Between Chytil, Andersson, Howden, and anybody the Rangers might select in the upcoming Entry Draft, the team has organizational depth down the middle. Even if none of those players develop into top line talents, it’s likely that at least one of those players could replace Spooner’s production in the next few years, if not sooner. Regardless of what Spooner’s next contract ends up being, the odds of New York finding better value if they look elsewhere are strong. If a long term deal is off the table, that would leave Jeff Gorton with three options.
The first of which is to opt against tendering Spooner his qualifying offer and letting him walk into unrestricted free agency. That wouldn’t be the worst decision Gorton could make, but Spooner could easily fetch a draft pick or some sort of future asset if the team put him on the trading block, so the Rangers would be throwing away a trading chip for no reason.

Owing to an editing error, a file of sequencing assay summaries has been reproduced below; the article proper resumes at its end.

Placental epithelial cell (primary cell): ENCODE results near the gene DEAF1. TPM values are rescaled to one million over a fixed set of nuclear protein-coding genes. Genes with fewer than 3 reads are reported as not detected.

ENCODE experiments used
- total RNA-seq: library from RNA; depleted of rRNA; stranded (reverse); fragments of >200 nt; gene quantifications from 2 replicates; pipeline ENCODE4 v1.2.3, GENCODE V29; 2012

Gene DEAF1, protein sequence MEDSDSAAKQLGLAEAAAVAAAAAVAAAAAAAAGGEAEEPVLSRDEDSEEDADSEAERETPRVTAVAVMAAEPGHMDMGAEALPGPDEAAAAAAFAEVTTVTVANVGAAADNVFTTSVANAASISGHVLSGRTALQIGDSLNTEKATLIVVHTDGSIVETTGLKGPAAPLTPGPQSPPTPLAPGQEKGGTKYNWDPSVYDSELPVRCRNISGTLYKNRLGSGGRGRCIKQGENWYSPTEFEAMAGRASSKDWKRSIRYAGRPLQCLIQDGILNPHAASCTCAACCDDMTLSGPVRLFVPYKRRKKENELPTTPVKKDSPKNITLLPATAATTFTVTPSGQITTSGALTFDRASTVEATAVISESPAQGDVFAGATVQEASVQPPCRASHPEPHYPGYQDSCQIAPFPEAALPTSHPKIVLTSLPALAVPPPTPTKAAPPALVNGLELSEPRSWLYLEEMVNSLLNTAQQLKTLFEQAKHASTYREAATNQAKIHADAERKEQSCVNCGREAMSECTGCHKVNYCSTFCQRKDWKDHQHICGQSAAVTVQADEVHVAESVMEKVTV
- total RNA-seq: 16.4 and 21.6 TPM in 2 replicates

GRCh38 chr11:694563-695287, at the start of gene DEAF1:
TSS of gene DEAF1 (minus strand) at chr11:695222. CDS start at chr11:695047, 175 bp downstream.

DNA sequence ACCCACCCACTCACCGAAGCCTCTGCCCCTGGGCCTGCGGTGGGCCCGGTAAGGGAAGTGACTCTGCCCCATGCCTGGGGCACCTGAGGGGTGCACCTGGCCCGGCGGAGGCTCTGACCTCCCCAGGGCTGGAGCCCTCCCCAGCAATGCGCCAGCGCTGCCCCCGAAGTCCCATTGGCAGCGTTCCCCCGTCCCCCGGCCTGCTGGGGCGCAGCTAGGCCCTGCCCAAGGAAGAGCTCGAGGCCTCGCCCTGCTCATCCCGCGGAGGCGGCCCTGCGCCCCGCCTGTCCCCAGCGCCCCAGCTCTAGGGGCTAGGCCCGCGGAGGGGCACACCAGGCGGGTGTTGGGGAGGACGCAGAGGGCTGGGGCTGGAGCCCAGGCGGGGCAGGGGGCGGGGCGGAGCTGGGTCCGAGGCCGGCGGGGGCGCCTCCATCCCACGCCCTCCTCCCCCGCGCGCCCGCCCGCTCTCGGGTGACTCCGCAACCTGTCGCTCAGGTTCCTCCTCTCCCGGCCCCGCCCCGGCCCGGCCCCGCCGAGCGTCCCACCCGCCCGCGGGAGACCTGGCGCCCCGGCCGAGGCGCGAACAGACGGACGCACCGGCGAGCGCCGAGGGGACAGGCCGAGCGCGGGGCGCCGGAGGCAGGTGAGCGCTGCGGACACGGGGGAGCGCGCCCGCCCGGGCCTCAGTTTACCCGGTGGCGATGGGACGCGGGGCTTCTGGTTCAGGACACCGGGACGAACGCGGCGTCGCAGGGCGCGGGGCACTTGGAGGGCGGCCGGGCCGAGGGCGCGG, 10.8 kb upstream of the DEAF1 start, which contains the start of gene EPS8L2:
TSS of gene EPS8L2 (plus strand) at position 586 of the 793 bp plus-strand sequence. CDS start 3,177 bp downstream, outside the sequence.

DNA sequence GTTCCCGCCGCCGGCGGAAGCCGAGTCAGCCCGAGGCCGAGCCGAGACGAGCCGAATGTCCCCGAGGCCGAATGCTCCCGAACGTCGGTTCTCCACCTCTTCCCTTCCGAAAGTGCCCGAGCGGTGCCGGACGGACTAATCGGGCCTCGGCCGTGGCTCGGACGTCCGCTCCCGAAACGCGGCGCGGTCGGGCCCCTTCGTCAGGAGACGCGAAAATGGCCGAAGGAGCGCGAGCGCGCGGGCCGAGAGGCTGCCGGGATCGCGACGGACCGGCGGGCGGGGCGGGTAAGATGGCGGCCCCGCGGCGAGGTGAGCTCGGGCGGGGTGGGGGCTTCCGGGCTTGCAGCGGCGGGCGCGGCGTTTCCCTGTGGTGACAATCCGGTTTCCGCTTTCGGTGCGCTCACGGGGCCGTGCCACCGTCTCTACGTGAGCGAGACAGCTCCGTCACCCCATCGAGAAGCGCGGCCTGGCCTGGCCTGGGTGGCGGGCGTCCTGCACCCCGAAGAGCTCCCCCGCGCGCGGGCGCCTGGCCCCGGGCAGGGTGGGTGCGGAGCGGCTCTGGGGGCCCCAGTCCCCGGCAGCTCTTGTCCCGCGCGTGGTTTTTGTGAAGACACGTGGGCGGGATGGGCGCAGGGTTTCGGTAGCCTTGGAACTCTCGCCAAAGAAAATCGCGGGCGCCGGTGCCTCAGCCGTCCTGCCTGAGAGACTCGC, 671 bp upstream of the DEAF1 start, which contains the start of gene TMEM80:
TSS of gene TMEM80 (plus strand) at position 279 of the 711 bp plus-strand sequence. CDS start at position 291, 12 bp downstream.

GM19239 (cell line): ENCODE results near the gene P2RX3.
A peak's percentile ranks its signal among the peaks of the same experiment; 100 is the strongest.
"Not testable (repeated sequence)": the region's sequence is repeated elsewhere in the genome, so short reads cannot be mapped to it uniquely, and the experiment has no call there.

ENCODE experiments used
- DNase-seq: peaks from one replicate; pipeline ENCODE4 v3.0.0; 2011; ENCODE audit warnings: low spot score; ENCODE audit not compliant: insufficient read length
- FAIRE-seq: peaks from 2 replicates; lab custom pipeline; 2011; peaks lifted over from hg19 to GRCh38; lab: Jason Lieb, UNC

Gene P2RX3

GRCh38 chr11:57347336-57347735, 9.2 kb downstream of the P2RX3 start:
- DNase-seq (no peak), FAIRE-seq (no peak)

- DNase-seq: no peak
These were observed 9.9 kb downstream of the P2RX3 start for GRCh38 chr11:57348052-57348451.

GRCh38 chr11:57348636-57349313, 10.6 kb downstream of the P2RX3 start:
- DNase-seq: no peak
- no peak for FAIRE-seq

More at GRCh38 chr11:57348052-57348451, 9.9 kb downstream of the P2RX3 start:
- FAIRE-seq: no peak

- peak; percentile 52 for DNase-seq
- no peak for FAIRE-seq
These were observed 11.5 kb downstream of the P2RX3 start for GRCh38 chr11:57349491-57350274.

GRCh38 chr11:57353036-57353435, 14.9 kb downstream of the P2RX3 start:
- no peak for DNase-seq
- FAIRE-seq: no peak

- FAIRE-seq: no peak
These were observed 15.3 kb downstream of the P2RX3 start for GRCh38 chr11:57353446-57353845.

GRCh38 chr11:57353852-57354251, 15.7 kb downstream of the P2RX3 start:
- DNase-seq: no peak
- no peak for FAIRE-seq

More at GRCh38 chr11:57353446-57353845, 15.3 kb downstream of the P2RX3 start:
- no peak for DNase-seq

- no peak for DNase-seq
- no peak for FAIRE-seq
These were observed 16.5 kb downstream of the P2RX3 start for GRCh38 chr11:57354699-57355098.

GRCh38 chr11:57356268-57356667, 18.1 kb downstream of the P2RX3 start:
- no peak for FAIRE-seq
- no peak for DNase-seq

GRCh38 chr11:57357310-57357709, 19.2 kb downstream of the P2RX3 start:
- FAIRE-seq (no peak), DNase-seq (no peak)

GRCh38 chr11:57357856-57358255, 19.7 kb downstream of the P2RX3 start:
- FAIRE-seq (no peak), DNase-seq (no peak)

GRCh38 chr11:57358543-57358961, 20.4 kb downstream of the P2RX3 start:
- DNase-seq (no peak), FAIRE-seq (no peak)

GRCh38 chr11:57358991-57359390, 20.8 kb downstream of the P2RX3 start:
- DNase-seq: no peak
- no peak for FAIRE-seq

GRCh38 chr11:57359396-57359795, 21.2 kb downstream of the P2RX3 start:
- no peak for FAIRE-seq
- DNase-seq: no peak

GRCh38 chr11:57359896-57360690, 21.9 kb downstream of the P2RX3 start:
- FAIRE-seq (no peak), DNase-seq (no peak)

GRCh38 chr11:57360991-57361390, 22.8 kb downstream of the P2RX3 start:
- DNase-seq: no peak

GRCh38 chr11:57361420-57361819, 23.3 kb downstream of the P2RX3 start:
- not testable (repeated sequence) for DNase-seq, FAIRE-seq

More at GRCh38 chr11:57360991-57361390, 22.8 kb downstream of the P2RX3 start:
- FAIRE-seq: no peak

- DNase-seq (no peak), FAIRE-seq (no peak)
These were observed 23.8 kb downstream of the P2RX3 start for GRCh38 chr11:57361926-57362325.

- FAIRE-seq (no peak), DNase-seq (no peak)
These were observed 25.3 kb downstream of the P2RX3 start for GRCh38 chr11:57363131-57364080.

The second option would be to sign him to a one year deal and kick the can down the road until the 2018-19 campaign. A one year pact would result in Spooner becoming a UFA next summer, so the team would have to decide between moving him during the season or keeping him for the long haul prior to the trade deadline.
Lastly, the Rangers could settle on Spooner being the odd man out of their current depth chart, and trade him away over the summer. Although the Bruins essentially dumped his salary onto New York’s roster in order to facilitate the Rick Nash trade, finding a team willing to give up a respectable asset for a team-controlled 26 year old coming off of a 45 point season couldn’t possibly be difficult.
Between the four restricted free agents, the trade rumors swirling around alternate captain Mats Zuccarello, and the influx of youthful skaters looking to break into the league on Broadway, Jeff Gorton has more options in navigating an offseason than he’s ever had since taking over as general manager. Those options come with plenty of room for a quick turnaround, as well as room to dig the franchise into a hole they wouldn’t be able to escape from in the near future. How the team handles their RFA’s will make or break their summer of 2018, and handling the Ryan Spooner situation the right way will go a long way towards a successful offseason.